The challenge of professional preparation for the law is to link the interests of educators with the needs of lawyers and the members of the public the profession is pledged to serve – in other words, participating in civic professionalism. Educating Lawyers examines how well law schools meet the challenge of linking these interests. The book is based on extensive field research at a wide variety of law schools in the United States and Canada. The book presents a richly detailed picture of how law school goes about transforming students into professionals and probes the gaps and the unintended consequences of key aspects of the law school experience. Educating Lawyers provides an opportunity to rethink “thinking like a lawyer” – the paramount educational construct currently employed, which affords students powerful intellectual tools while also shaping education and professional practice in subsequent years in significant, yet often unrecognized, ways.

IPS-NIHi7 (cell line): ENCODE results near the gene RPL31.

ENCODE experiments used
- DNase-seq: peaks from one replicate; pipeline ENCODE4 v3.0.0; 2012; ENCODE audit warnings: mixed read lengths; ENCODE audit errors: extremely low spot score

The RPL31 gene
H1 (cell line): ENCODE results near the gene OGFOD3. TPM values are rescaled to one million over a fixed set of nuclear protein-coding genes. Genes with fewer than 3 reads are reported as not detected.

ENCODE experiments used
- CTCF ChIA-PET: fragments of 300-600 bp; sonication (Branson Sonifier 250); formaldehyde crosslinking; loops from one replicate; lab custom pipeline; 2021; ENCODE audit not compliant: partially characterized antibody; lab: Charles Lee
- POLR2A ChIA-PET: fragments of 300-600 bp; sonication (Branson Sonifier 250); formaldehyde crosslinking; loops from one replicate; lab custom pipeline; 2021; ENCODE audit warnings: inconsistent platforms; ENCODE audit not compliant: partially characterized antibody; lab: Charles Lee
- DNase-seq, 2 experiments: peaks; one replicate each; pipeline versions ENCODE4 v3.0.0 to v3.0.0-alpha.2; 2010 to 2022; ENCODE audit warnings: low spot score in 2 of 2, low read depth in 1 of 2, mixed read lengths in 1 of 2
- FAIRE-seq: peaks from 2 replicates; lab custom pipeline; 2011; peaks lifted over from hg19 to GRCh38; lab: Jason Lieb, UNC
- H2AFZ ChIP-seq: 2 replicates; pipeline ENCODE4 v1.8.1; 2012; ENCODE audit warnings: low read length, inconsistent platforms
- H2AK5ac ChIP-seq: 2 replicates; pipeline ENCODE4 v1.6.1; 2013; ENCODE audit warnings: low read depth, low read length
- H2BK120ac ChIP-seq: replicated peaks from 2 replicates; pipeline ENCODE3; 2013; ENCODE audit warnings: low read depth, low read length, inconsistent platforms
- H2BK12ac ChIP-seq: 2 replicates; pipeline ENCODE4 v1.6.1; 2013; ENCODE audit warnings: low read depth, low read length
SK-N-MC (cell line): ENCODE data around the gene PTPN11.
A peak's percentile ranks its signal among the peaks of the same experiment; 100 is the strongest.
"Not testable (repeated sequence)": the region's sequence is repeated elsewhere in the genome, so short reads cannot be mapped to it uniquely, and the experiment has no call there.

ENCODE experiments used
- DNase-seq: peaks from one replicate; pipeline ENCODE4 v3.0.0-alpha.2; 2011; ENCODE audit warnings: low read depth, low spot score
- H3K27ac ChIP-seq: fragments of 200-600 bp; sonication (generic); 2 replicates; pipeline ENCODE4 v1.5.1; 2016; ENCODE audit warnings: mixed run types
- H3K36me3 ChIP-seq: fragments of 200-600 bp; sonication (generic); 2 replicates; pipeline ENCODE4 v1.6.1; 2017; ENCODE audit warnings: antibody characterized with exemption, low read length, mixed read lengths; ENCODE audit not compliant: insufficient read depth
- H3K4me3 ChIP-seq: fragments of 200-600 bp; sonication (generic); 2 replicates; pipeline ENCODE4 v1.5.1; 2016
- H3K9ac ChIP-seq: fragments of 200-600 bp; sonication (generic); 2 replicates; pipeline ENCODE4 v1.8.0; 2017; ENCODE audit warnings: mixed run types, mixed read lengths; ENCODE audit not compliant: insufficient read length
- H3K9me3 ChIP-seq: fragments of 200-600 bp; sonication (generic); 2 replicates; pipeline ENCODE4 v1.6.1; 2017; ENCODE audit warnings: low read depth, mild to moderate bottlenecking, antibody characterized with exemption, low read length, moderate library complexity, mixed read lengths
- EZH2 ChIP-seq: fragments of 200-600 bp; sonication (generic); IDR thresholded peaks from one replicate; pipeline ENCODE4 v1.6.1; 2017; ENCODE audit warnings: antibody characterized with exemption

“Educating Lawyers is no doubt the best work on the analysis and reform of legal education that I have ever read. There is a call for deep changes in the way law is taught, and I believe that it will be a landmark in the history of legal education.”
–Bryant G. Garth, dean and professor of law, Southwestern Law School and former director of the American Bar Association
“Educating Lawyers succeeds admirably in describing the educational programs at virtually every American law school. The call for the integration of the three apprenticeships seems to me exactly what is needed to make legal education more professional, to prepare law students better for the practice of law, and to address societal expectations of lawyers.”
–Stephen Wizner, dean of faculty, William O. Douglas clinical professor of law, Yale Law School